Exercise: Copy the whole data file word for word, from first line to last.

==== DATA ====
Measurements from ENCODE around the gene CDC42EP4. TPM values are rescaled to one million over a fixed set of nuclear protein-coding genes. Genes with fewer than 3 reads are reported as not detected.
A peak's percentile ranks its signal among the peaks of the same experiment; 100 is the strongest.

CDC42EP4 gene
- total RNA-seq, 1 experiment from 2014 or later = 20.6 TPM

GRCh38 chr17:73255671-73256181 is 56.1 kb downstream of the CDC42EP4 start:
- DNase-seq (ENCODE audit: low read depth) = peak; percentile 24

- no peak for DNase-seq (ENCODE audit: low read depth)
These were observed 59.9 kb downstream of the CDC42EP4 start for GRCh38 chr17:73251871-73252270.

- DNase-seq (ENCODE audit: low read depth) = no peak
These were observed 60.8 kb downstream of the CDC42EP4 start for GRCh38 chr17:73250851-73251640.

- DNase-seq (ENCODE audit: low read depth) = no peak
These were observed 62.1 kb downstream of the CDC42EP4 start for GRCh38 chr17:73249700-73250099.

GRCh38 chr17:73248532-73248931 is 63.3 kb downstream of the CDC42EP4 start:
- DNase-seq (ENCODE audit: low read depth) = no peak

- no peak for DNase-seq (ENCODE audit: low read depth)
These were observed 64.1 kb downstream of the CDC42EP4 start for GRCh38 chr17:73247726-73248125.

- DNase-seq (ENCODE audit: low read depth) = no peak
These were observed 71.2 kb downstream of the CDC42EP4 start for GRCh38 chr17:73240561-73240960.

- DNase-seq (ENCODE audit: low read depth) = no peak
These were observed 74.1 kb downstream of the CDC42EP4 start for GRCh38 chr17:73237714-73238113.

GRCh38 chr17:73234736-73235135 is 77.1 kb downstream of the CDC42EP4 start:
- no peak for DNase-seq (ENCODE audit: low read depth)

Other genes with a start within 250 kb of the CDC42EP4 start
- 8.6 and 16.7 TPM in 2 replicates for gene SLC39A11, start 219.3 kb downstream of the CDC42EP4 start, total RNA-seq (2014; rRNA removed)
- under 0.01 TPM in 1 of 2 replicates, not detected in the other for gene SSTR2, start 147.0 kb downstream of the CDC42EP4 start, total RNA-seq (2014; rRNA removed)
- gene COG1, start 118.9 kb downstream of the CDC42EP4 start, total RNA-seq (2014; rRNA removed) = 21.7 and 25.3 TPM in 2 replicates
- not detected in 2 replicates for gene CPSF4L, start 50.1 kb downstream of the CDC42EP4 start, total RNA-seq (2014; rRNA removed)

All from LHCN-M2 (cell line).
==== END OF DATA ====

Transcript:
Measurements from ENCODE around the gene CDC42EP4. TPM values are rescaled to one million over a fixed set of nuclear protein-coding genes. Genes with fewer than 3 reads are reported as not detected.
A peak's percentile ranks its signal among the peaks of the same experiment; 100 is the strongest.

CDC42EP4 gene
- total RNA-seq, 1 experiment from 2014 or later = 20.6 TPM

GRCh38 chr17:73255671-73256181 is 56.1 kb downstream of the CDC42EP4 start:
- DNase-seq (ENCODE audit: low read depth) = peak; percentile 24

- no peak for DNase-seq (ENCODE audit: low read depth)
These were observed 59.9 kb downstream of the CDC42EP4 start for GRCh38 chr17:73251871-73252270.

- DNase-seq (ENCODE audit: low read depth) = no peak
These were observed 60.8 kb downstream of the CDC42EP4 start for GRCh38 chr17:73250851-73251640.

- DNase-seq (ENCODE audit: low read depth) = no peak
These were observed 62.1 kb downstream of the CDC42EP4 start for GRCh38 chr17:73249700-73250099.

GRCh38 chr17:73248532-73248931 is 63.3 kb downstream of the CDC42EP4 start:
- DNase-seq (ENCODE audit: low read depth) = no peak

- no peak for DNase-seq (ENCODE audit: low read depth)
These were observed 64.1 kb downstream of the CDC42EP4 start for GRCh38 chr17:73247726-73248125.

- DNase-seq (ENCODE audit: low read depth) = no peak
These were observed 71.2 kb downstream of the CDC42EP4 start for GRCh38 chr17:73240561-73240960.

- DNase-seq (ENCODE audit: low read depth) = no peak
These were observed 74.1 kb downstream of the CDC42EP4 start for GRCh38 chr17:73237714-73238113.

GRCh38 chr17:73234736-73235135 is 77.1 kb downstream of the CDC42EP4 start:
- no peak for DNase-seq (ENCODE audit: low read depth)

Other genes with a start within 250 kb of the CDC42EP4 start
- 8.6 and 16.7 TPM in 2 replicates for gene SLC39A11, start 219.3 kb downstream of the CDC42EP4 start, total RNA-seq (2014; rRNA removed)
- under 0.01 TPM in 1 of 2 replicates, not detected in the other for gene SSTR2, start 147.0 kb downstream of the CDC42EP4 start, total RNA-seq (2014; rRNA removed)
- gene COG1, start 118.9 kb downstream of the CDC42EP4 start, total RNA-seq (2014; rRNA removed) = 21.7 and 25.3 TPM in 2 replicates
- not detected in 2 replicates for gene CPSF4L, start 50.1 kb downstream of the CDC42EP4 start, total RNA-seq (2014; rRNA removed)

All from LHCN-M2 (cell line).